# Why is this loop heavy code so slow in Python? Possible Project Euler spoilers

Greg Copeland gtcopeland at gmail.com
Sun Sep 2 15:31:42 CEST 2007

```On Sep 2, 7:20 am, Arnaud Delobelle <arno... at googlemail.com> wrote:
> On Sep 2, 12:51 pm, jwrweather... at gmail.com wrote:
>
>
>
> > I'm pretty new to python, but am very happy with it. As well as using
> > it at work I've been using it to solve various puzzles on the Project
> > Euler site -http://projecteuler.net. So far it has not let me down,
> > but it has proved surprisingly slow on one puzzle.
>
> > The puzzle is: p is the perimeter of a right angle triangle with
> > integral length sides, {a,b,c}. which value of p  < 1000, is the
> > number of solutions {a,b,c} maximised?
>
> > Here's my python code:
>
> > #!/usr/local/bin/python
>
> > solutions = [0] * 1001
> > p = 0
>
> > for a in xrange(1, 1000):
> >     for b in xrange(1, 1000 - a):
> >         for c in xrange(1, 1000 - a - b):
> >             p = a + b + c
> >             if p < 1000:
> >                 if a ** 2 + b ** 2 == c ** 2:
> >                     solutions[p] += 1
>
> > max = 0
> > maxIndex = 0
> > index = 0
> > for solution in solutions:
> >     if solution > max:
> >         max = solution
> >         maxIndex = index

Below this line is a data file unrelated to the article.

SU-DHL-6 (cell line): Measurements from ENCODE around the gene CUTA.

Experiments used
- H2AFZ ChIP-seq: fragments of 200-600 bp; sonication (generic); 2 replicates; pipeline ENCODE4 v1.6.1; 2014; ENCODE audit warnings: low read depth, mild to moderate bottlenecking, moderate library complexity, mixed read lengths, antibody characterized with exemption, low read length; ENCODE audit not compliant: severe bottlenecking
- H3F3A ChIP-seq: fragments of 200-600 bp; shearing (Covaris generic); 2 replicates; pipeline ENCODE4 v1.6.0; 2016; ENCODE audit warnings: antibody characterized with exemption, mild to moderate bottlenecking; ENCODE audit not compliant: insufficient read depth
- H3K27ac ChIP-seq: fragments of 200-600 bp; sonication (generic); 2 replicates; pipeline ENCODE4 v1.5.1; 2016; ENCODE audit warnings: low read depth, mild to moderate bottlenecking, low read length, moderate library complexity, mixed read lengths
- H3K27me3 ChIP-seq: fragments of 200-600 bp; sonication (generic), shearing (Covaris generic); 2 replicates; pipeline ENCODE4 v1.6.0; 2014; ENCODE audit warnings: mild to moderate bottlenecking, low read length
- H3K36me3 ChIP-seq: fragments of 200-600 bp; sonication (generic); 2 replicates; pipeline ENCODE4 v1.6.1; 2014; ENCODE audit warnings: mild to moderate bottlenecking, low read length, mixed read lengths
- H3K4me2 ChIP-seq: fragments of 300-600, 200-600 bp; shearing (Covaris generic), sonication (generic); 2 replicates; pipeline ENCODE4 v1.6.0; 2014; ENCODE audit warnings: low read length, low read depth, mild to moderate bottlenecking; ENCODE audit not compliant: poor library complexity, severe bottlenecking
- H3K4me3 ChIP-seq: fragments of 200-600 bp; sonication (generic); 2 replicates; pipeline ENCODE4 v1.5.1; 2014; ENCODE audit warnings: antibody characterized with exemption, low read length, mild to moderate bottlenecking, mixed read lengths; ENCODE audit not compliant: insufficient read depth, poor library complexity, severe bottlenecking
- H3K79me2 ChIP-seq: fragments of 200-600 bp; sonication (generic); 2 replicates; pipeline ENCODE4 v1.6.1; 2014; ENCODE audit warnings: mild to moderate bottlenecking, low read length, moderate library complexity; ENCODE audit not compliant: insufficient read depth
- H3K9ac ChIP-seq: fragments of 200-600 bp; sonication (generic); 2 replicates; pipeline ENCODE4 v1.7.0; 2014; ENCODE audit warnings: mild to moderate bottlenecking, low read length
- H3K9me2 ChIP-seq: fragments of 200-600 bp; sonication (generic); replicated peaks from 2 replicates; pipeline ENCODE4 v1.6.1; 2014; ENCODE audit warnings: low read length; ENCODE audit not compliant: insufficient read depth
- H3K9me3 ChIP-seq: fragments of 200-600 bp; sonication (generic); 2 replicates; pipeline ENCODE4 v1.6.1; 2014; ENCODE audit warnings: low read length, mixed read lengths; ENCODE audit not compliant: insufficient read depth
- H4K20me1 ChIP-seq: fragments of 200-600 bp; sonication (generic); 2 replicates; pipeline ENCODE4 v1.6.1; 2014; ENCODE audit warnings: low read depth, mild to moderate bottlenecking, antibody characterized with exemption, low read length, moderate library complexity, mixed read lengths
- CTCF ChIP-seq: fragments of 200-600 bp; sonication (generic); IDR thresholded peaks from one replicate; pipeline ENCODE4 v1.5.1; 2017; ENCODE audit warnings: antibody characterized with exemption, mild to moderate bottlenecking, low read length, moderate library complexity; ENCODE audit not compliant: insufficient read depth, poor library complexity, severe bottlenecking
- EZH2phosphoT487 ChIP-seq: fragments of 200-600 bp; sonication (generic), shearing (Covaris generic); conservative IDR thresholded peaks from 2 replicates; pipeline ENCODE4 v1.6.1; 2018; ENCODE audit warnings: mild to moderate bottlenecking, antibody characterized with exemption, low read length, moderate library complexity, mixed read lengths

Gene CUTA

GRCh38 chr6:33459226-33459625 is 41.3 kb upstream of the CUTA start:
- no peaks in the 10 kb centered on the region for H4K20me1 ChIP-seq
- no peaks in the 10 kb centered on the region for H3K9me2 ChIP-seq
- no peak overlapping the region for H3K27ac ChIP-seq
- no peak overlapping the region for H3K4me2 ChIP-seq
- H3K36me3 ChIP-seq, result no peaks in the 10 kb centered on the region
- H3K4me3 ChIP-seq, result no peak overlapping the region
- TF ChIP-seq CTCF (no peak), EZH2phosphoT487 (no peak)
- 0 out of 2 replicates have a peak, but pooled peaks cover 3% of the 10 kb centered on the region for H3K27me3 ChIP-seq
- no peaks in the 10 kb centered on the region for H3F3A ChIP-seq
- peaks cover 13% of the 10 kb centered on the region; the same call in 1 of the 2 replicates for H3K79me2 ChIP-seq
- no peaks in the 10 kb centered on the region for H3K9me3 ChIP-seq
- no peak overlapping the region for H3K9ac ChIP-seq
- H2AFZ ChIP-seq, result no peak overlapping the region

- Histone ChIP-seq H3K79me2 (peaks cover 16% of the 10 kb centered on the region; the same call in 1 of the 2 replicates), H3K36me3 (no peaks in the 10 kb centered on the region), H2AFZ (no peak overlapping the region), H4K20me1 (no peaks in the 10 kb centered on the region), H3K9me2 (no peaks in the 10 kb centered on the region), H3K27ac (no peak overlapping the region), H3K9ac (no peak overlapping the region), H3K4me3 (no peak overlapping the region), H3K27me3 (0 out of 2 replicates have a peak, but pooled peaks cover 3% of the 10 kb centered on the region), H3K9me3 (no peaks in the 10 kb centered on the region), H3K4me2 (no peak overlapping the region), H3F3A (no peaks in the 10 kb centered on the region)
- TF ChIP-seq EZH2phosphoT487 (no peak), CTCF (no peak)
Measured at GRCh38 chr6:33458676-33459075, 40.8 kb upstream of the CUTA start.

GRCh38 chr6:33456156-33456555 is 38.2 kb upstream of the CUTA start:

> >     index += 1
>
> > print maxIndex
>
> > It takes 2 minutes and twelve seconds on a 2.4GHz Core2Duo MacBook
> > Pro. Surprised at how slow it was I implemented the same algorithm in
> > C:
>
> > #include <stdio.h>
> > #include <stdlib.h>
>
> > int main() {
> >   int* solutions = calloc(1000, sizeof(int));
>
> >   int p;
> >   for(int a = 1; a < 1000; ++a) {
> >     for(int b = 1; b < 1000 - a; ++b) {
> >       for(int c = 1; c < 1000 - a - b; ++c) {
> >         p = a + b + c;
> >         if(p < 1000) {
> >           if(a * a + b * b == c * c) {
> >             solutions[p] += 1;
> >           }
> >         }
> >       }
> >     }
> >   }
>
> >   int max = 0;
> >   int maxIndex = 0;
>
> >   for(int i = 0; i < 1000; ++i) {
> >     if(solutions[i] > max) {
> >       max = solutions[i];
> >       maxIndex = i;
> >     }
> >   }
> >   printf("%d\n", maxIndex);
> >   return 0;
>
> > }
>
> > gcc -o 39 -std=c99 -O3 39.c
>
> > The resulting executable takes 0.24 seconds to run. I'm not expecting
> > a scripting language to run faster than native code, but I was
> > surprised at how much slower it was in this case. Any ideas as to what
> > is causing python so much trouble in the above code?
>
> from math import sqrt
>
> solutions = [0] * 1001
> p = 0
>
> for a in xrange(1, 1000):
>     a2 = a*a
>     for b in xrange(1, 1000 - a):
>         c = sqrt(a2 + b*b)
>         if c == int(c) and a+b+c < 1000:
>             solutions[a+b+int(c)] += 1
>
> max = 0
> maxIndex = 0
> index = 0
> for solution in solutions:
>     if solution > max:
>         max = solution
>         maxIndex = index
>     index += 1
>
> print maxIndex
>
> --
> Arnaud

For the curious:

O	O + P	A	A + P
======= ======= ======= =======
2:22.56 0:25.65 0:00.75 0:00.20

O = Original Implementation
P = Psyco (psyco.full())
A = Arnaud's Revised Implementation

```